As the musical score to the film, this CD is designed to reflect the emotional rhythms of the film. It is useful to researchers because it shows the power music has to shape scenes and manipulate the audience. By scoring the film to have emotional resonance for the viewer, audience reaction is manipulated and, as such, is worthy of examination by scholars. Line notes by Elfman explain his decisions for how the music of the film was composed and arranged.

Online Resources

Balfour, Brad. "Sean Penn and Gus Van Sant Pour Their Heart Out in Milk." Huffington Post 20 Feb. 2009. http://www.huffingtonpost.com/brad-balfour/q-a-sean-penn-and-gus-Van_b_168715.html
In their only joint Q&A conference, Sean Penn and Gus Van Sant discuss the elements of Milk's life that appealed to them in such a way that they were each driven to make this film. The discussion as to why the filmmaker decided to undulate between archival footage and a fictional retelling of Milk's life sheds light on to how the film decided to depict Milk. Both men also explain the impact they hoped the film would have upon Proposition 8 and the LGBTQI community. Students will find this article of use for both its articulation of how film can be used to create a memory of a forgotten event and why it was important to Van Sant to cast as many gay actors as possible in supporting roles.
Benshoff, Harry M. "Milk and Gay Political History." Jump Cut: A Review Of Contemporary Media 51 (2009). http://www.ejumpcut.org/archive/jc51.2009/Milk/index.html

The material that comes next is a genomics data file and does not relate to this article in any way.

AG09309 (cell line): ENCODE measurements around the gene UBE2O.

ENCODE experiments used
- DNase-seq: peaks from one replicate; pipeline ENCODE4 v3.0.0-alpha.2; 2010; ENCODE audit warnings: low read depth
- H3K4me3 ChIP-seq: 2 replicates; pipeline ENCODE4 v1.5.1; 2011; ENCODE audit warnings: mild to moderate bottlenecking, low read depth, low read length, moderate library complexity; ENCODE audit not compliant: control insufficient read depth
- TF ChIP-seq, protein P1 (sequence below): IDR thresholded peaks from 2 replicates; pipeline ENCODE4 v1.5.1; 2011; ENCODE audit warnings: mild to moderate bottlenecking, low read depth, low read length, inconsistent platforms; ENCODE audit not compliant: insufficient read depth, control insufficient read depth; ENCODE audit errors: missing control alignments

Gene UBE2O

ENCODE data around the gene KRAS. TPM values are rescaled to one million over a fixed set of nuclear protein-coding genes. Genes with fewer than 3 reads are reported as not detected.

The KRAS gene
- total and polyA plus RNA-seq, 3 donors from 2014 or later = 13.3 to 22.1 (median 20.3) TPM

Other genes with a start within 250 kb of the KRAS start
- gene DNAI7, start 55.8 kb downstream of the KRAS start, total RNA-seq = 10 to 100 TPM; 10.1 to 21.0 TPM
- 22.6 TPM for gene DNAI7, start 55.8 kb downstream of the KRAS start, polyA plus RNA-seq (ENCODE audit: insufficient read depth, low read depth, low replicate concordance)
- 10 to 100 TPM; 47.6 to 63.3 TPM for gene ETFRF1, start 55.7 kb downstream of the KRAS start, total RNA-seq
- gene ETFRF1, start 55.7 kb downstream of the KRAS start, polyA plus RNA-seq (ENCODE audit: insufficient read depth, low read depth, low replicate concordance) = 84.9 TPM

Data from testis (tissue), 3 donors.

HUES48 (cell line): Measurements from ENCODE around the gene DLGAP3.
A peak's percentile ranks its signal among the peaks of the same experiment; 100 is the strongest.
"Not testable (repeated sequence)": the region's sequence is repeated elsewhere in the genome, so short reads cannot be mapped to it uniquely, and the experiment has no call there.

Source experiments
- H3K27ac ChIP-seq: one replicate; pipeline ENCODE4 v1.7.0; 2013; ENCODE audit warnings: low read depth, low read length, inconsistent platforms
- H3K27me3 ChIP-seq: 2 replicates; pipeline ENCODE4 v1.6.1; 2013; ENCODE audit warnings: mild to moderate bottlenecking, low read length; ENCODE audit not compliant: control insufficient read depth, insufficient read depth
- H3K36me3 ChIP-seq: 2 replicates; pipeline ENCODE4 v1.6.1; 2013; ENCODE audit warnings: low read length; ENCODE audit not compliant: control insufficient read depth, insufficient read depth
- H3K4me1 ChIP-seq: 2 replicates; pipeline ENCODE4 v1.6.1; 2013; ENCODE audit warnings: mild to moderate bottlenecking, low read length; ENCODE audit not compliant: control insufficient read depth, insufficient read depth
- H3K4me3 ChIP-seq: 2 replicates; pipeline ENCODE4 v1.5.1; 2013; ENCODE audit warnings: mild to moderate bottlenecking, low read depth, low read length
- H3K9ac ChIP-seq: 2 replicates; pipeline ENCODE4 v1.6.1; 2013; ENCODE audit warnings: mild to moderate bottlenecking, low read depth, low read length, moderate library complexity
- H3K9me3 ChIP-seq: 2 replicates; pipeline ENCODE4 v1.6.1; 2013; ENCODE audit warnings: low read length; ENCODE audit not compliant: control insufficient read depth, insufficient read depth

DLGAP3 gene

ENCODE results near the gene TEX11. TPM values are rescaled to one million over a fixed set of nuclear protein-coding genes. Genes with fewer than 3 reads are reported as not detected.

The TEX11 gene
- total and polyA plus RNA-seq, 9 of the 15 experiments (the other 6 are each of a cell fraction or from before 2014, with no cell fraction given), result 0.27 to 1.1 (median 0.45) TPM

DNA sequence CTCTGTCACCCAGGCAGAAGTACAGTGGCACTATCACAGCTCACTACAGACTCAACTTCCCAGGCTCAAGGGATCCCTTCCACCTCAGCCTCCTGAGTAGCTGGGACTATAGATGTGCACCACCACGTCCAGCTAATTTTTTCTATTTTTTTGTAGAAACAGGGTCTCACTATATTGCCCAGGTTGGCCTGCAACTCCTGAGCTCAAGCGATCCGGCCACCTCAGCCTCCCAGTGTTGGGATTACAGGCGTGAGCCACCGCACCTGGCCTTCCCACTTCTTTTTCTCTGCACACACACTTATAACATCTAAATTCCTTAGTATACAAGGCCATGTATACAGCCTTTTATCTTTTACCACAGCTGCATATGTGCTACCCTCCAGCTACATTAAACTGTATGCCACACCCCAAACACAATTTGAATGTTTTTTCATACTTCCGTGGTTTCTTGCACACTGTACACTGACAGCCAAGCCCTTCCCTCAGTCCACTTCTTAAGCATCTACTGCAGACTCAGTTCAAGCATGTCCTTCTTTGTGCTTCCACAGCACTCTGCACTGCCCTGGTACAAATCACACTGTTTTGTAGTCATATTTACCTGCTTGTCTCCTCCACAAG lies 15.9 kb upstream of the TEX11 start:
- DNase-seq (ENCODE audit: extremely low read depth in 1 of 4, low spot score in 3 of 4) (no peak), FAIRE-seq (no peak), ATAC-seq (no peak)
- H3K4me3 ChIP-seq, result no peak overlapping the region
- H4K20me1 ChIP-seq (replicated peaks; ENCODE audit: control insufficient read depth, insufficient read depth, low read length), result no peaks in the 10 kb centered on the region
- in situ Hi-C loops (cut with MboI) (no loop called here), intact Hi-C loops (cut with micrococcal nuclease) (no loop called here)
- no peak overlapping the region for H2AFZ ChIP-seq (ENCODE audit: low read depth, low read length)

Benshoff positions Milk as a film intended to re-add the story of a self-defined gay man to a civil rights history that has forgotten him. It is compared to other fictionalized films, most readily Brokeback Mountain, and the author explains that the film's mixing of news footage with a fictionalized story creates a queer hybrid experience for the viewer. The decision to start the film with historical footage of gay men being victimized by the police in bar raids helps to position the film in the minds of heterosexual audiences who may be unaware of gay history. This article is an excellent starting point for scholars interested in how Milk depicts the gay rights movement and its place within queer cinema.
Carter, Anthony. "Dustin Lance Black 2009 Oscar Speech for MILK." Online video clip. YouTube. YouTube, 1 June 2010. https://www.youtube.com/watch?v=5wBOsm9Ki3Y
Considered one of the best moments of the 2009 Academy Awards, Dustin Lance Black accepts his screenwriting Oscar with a tribute to Harvey Milk and states his belief that equality for the queer community is within reach.